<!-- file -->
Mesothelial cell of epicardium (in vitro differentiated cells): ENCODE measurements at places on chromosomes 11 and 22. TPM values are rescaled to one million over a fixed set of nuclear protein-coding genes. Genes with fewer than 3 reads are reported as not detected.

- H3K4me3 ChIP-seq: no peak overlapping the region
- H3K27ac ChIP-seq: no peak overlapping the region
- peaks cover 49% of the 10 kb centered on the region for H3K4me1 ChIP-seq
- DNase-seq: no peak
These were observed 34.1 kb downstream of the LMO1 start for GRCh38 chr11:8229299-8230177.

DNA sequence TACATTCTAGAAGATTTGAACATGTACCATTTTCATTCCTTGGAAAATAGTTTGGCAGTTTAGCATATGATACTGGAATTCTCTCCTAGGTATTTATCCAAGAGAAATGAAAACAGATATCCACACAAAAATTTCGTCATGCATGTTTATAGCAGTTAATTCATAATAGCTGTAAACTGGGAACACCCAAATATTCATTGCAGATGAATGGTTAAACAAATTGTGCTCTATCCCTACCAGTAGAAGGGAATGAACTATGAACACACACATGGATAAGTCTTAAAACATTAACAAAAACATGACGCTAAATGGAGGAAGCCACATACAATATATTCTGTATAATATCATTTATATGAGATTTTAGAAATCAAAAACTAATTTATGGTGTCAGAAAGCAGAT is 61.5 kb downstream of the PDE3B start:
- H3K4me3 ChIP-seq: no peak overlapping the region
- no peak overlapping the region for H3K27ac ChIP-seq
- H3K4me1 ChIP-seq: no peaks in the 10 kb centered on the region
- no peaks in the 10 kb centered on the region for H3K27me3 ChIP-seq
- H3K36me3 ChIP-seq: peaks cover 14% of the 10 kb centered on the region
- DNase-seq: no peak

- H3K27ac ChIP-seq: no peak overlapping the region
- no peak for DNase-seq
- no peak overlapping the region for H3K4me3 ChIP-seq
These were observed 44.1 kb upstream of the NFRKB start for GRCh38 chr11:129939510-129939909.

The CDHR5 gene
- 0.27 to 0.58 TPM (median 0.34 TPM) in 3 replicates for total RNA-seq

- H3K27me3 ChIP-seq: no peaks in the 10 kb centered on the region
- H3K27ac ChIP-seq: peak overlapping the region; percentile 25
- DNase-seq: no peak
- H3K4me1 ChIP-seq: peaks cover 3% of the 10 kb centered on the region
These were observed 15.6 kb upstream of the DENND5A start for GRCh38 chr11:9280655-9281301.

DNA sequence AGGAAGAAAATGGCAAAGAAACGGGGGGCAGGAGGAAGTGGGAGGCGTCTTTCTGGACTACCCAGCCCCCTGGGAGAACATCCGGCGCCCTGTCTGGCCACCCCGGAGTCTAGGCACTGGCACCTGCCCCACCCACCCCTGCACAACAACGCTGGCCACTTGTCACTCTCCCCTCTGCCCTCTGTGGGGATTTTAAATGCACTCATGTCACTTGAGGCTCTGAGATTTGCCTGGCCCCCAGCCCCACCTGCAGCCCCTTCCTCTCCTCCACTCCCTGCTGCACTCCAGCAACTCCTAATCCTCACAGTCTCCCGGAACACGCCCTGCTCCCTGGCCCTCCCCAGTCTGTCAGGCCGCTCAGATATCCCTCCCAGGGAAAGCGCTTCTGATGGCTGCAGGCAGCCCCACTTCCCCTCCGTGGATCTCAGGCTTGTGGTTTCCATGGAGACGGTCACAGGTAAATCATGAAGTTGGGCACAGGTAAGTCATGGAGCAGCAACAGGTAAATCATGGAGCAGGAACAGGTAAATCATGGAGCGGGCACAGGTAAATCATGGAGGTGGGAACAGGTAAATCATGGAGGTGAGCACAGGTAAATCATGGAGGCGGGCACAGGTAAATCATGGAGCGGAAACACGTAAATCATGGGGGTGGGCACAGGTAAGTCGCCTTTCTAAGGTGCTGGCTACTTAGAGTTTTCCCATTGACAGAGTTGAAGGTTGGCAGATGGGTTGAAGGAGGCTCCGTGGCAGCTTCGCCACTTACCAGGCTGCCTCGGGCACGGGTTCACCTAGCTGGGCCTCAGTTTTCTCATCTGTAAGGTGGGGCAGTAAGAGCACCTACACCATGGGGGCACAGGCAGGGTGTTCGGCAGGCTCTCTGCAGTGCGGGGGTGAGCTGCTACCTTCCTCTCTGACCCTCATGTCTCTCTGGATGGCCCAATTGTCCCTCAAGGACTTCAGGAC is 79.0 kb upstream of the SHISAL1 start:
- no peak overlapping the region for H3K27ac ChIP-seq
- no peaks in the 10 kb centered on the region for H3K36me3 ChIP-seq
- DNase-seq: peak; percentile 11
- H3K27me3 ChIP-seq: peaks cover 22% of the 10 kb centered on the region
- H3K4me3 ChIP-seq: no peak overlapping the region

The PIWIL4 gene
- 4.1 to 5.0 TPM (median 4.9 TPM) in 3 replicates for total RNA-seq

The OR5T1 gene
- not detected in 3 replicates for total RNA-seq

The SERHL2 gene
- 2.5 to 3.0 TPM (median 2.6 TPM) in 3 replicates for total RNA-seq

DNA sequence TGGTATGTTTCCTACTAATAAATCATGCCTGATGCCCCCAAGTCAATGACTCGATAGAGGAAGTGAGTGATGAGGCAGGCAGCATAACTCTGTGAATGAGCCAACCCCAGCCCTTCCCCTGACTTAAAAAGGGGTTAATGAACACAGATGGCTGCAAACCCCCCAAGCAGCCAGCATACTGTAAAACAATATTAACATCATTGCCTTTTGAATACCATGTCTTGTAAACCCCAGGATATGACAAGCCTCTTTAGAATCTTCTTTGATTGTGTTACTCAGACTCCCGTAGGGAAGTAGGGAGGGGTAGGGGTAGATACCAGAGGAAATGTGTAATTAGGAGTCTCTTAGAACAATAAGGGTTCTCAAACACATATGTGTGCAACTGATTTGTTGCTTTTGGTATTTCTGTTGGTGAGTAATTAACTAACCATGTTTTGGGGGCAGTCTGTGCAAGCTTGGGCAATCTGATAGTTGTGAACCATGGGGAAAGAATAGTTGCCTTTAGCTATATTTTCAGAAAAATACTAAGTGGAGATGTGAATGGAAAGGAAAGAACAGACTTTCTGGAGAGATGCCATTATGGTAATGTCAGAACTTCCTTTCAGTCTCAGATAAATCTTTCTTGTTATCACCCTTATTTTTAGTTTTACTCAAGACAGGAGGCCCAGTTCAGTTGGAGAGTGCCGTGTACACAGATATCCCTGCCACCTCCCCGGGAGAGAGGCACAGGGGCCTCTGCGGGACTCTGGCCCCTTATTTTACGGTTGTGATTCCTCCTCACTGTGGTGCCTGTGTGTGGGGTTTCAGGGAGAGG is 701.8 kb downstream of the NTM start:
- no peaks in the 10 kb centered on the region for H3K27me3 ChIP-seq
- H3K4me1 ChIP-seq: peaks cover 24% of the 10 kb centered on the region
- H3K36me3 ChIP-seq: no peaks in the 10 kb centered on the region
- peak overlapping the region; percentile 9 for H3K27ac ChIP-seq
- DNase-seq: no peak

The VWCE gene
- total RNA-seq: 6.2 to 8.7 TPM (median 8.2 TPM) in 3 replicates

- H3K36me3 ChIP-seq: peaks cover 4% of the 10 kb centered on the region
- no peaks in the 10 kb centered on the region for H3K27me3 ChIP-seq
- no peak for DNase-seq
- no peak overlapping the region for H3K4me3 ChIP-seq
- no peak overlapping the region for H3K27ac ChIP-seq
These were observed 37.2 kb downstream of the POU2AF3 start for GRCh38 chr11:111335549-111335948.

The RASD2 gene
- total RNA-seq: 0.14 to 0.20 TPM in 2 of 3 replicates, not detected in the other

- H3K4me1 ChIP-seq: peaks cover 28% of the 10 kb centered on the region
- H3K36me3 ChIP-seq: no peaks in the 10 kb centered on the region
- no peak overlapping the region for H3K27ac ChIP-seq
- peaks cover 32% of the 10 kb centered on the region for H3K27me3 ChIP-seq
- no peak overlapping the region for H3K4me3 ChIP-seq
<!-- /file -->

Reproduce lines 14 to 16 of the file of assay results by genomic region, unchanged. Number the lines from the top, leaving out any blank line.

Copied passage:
- H3K27ac ChIP-seq: no peak overlapping the region
- no peak for DNase-seq
- no peak overlapping the region for H3K4me3 ChIP-seq